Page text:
SOCOM, the crack US Navy Seals unit that's been with us since the early days of the Playstation 2, has returned to kick some more third-person behinds in this attempt to rekindle the series' success after a few recent misfires. With updated graphics, new characters and a decent sized single player campaign (as well as the usual bevy of competitive and cooperative online multiplayer modes), SOCOM: Special Forces is a solid tactical shooter that doesn't mind firing off a few clich's every now and then.
The main story concerns the elite unit battling through South-East Asia in an attempt to stop an evil leader from blowing something important up. Along the way your squad is joined by two Korean Nato soldiers who lend a hand with the fighting as well the one-liners. As you can expect the story is the standard American action thriller plot, told through cut scenes, macho gesturing and containing Hollywood grade evil foreigners. Some characterisation is evident in the two playable characters, namely the Special Ops Commander's murky past and Forty Five's (a Korean female officer) grrrrl power attitude. It is nothing too original, but nice to see all the same. Where the two do differ however is in their approaches to combat with Forty Five opting for a cautious approach providing for the campaigns stealth missions.
As with the other SOCOM games, the tactical element to gameplay is manifested by the ability to order your squad to perform basic battlefield actions. These are primarily used to tell your fire teams to either go somewhere, stand still, or shoot at somebody. Although the commands are simplistic in nature, they do work quite well for setting up rudimentary ambushes and creating kill zones, which is just as well as the enemy AI is shrewd enough to pose quite a challenge at times, quickly punishing gung-ho attitudes, especially in the later levels. The action is pretty full on, with all manner of exploding helicopters, rocket launchers and gritty fire fights, and it is pretty satisfying to efficiently engage and dispatch waves of enemies with good use of fire squads and your own sharpshooting skills. To that end the controls are nice and responsive and there is a decent collection of realistic firearms with which to unleash pain. A nice additional touch is that using a weapon a lot in the single player campaign earns experience with that weapon, unlocking new attachments that can also be carried onto the multiplayer game.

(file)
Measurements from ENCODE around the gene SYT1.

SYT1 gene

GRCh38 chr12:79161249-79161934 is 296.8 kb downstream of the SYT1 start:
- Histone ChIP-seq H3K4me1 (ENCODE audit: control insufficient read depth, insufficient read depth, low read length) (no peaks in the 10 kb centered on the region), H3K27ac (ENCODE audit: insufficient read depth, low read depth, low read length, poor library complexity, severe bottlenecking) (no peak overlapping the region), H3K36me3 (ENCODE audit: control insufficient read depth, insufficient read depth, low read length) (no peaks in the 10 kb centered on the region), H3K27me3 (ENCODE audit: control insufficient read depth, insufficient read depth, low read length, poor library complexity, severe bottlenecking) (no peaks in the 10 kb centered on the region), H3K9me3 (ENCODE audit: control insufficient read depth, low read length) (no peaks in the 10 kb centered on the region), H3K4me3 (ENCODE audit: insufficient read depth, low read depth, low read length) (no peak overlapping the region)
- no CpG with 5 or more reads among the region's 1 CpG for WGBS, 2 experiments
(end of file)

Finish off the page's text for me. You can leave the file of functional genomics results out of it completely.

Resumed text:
In between these bombastic scenes of destruction come the slower stealth missions. Controlling Forty Five to infiltrate under the cover of nightfall, these levels offer a nice change of pace and are reminiscent of the Splinter Cell games. Slow crawls through bushes and across roofs are punctuated with silent takedowns with a knife and salvos from muffled weapons, leading to some spine-tingling moments. However the ease of failing these sections (one sighting and its game over) mean that they can often lead to re-runs, made all the more frustrating if you just want to get the sneaking over and back to the shooting. When you do make it through however it is doubly satisfying to return the next day with your full squad to blow the place sky high.
Multiplayer brings the option to either play cooperatively or competitively. Coop modes see players taking on specially designed missions against AI bad guys. The option to choose how numerous and ferocious the opposition is allows for a decent challenge whatever your ability, but none so challenging as the competitive multiplayer. It is clear that the success of the Call of Duty franchise in online play has been a huge influence to SOCOM: Special Forces, including as it does the now standard experience points, kill streak awards and combat perks for players to earn as they play. There are 4 modes available, which basically boil down to team deathmatch, capture the flag, domination and bomb defusal, (with the latter involving one player as the bomb defusal expert that the rest of the team has to protect). Just like the Call of Duty games, the challenge level is very high but also very rewarding when you perform well as a result. However with it being quite derivative it's hard to imagine SOCOM: Special Forces being a serious contender to tempt away the legions of COD fans for very long.
Additionally, tying together the solid single and multi player components are some great graphical effects and a stirring musical score. It makes for really decent package all together and although not revolutionary by anyone's standards (it is the 4th in a franchise after all), SOCOM: Special Forces combines enough action and excitement to bypass a lot of the gaming clich's it contains. Derivative it may be, but it's an exciting, robust and worthwhile third-person tactical shooter by anyone's standards.
7 out of 10